Quotes of the day

Carpe Diem’s quotes of the day from Thomas Sowell:

1. Prices are important not because money is considered paramount but because prices are a fast and effective conveyor of information through a vast society in which fragmented knowledge must be coordinated.

2. The more people who are dependent on government handouts, the more votes the left can depend on for an ever-expanding welfare state.

3. The old adage about giving a man a fish versus teaching him how to fish has been updated by a reader: Give a man a fish and he will ask for tartar sauce and French fries! Moreover, some politician who wants his vote will declare all these things to be among his ‘basic rights.’

4. The black family survived centuries of slavery and generations of Jim Crow, but it has disintegrated in the wake of the liberals’ expansion of the welfare state.

5. The people made worse off by slavery were those who were enslaved. Their descendants would have been worse off today if born in Africa instead of America. Put differently, the terrible fate of their ancestors benefitted them.

6. Capitalism knows only one color: that color is green; all else is necessarily subservient to it, hence, race, gender and ethnicity cannot be considered within it.

Sowell is an economist, his website is here.

 

 

14 Responses to Quotes of the day

  1. Andrei says:

    Capitalism knows only one color: that color is green; all else is necessarily subservient to it, hence, race, gender and ethnicity cannot be considered within it.

    What about morality? If all is subservient to the mighty dollar and serves its acquisition then anything goes and those with money to spare have the freedom to do as they please.

    e.g. Sex Tourism for pedofiles is no doubt a lucrative business for those with no conscience.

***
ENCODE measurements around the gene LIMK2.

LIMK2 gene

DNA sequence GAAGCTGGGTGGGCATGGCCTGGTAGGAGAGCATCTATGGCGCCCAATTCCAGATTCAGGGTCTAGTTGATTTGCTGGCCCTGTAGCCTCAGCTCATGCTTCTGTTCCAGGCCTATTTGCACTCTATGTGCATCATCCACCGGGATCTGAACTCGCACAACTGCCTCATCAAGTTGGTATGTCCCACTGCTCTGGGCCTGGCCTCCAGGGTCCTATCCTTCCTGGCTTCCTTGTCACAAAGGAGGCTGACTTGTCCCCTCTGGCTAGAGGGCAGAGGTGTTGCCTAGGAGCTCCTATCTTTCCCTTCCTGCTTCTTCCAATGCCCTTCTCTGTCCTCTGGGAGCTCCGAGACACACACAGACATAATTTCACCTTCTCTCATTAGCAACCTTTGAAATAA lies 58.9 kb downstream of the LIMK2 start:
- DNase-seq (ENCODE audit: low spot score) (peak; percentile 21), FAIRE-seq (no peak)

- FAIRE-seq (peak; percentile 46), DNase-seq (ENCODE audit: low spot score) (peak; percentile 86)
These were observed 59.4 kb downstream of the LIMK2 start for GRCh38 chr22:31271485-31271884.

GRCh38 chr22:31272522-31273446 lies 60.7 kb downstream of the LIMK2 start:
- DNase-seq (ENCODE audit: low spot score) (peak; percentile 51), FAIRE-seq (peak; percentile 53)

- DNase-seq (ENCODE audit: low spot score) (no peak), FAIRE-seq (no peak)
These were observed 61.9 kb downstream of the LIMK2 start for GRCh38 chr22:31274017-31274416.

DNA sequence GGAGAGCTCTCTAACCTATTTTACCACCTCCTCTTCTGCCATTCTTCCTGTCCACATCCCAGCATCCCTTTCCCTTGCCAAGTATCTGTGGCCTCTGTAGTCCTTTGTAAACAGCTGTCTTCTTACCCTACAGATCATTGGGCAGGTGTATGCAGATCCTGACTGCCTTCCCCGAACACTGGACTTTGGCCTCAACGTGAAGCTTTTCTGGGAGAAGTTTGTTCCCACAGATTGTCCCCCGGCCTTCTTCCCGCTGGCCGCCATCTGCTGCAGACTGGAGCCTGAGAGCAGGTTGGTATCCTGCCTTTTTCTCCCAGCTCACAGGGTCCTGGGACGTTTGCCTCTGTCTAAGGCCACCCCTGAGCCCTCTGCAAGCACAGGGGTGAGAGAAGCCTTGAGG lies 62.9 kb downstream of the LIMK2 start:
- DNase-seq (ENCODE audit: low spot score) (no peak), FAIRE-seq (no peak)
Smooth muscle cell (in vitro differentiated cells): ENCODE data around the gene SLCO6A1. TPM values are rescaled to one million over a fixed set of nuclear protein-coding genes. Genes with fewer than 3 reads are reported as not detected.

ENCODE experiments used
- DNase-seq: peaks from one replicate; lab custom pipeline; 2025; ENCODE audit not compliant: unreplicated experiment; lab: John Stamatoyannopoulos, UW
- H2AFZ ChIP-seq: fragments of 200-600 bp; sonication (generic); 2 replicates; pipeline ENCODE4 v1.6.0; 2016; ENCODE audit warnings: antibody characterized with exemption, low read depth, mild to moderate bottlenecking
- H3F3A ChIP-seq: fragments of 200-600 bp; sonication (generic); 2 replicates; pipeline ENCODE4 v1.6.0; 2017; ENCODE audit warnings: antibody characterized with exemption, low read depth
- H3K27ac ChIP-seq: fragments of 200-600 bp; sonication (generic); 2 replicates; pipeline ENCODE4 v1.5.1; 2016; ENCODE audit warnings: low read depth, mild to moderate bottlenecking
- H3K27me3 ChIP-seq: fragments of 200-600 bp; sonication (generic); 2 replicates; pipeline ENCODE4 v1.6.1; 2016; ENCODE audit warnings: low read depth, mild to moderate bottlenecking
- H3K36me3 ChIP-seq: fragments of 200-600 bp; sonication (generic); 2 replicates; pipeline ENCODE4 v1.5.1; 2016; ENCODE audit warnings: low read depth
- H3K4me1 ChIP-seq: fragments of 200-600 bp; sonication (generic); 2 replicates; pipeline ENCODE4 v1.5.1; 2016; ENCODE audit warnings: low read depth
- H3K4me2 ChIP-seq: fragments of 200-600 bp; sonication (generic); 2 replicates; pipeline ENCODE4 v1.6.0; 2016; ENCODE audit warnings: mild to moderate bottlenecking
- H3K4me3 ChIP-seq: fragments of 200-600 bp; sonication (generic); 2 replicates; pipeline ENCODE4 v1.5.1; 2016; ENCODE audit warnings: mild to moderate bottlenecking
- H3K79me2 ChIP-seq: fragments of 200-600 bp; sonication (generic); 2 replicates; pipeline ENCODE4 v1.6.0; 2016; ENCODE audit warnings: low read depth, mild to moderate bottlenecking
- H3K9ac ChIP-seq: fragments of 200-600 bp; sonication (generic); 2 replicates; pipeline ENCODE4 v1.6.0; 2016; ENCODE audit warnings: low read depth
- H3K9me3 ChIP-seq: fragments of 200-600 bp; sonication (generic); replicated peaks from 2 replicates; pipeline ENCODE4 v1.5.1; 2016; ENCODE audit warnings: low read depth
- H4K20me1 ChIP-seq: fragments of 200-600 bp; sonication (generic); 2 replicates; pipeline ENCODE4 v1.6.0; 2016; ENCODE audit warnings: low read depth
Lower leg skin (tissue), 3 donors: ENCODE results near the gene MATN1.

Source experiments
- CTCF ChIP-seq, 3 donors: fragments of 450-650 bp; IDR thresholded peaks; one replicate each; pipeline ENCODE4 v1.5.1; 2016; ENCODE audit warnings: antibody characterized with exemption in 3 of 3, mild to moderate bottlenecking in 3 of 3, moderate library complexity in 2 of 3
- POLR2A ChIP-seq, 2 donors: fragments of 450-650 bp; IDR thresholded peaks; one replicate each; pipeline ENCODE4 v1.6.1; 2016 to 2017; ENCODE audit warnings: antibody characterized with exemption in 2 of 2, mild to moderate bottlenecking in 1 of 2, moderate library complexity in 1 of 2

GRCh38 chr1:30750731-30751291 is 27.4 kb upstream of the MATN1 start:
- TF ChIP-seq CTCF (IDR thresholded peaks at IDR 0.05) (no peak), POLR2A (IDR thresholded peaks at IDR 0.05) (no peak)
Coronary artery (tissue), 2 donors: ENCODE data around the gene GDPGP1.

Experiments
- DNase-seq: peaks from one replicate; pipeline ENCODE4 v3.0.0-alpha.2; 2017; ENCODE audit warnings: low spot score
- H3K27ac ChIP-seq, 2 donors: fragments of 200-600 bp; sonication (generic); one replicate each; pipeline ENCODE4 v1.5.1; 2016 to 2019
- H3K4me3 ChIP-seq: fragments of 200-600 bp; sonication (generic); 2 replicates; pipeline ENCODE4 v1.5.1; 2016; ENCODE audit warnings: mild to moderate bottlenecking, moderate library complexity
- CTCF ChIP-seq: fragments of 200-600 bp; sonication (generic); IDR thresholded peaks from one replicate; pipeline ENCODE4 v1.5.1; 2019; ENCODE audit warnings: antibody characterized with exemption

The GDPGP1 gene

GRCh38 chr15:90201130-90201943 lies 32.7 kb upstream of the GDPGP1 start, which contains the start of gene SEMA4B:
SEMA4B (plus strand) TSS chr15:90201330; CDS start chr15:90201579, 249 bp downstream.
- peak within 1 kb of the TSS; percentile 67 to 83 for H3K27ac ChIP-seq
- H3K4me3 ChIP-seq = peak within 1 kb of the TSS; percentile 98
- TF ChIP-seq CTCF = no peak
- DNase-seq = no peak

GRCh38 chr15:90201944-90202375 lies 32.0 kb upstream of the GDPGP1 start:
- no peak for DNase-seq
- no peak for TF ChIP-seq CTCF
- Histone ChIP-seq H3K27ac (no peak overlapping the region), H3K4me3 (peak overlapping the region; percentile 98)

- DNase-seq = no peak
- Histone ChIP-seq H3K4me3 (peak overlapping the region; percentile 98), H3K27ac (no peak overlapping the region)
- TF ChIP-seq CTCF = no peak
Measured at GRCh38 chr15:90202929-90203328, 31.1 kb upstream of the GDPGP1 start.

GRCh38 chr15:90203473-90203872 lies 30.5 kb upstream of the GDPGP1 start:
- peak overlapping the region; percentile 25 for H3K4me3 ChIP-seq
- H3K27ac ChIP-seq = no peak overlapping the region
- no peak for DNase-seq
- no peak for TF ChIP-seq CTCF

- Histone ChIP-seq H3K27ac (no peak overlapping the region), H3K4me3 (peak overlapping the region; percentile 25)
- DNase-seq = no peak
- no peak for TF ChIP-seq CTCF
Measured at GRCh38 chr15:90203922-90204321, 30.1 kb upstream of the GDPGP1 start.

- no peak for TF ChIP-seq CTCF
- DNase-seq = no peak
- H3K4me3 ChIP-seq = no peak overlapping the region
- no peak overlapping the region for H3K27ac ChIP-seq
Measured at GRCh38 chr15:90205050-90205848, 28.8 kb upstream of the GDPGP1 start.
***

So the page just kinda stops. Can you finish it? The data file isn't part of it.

All these quotes are superficially true but the last in particular shows their superficiality.

    It takes more than “capitalism” to create a decent and humane society.

    Like

  2. Ray says:

    Slavery had a disastrous impact on African-American families, yet a child born into slavery in 1860 was more likely to be raised by his mother and father in a two-parent household than was an African-American baby born after the election of the USA’s first African-American President.

    Like

  3. homepaddock says:

    Andrei, capitalism and morality aren’t mutually exclusive. Capitalism is an economic system which is imperfect but generally better than the others. I agree it takes far more than that to make a decent society.

    Ray, sad but true. However, I’m sure you don’t think a return to slavery is the answer.

    Like

  4. robertguyton says:

    I agree with Andrei, where he says:
    “What about morality? If all is subservient to the mighty dollar and serves its acquisition then anything goes and those with money to spare have the freedom to do as they please.”
    That’s why I oppose the behaviour of the ‘oil-men’ whose pursuit of their “lucrative business” that has resulted in peril for billions of humans through the climate change that is the result of burning the oil provided by those capitalists.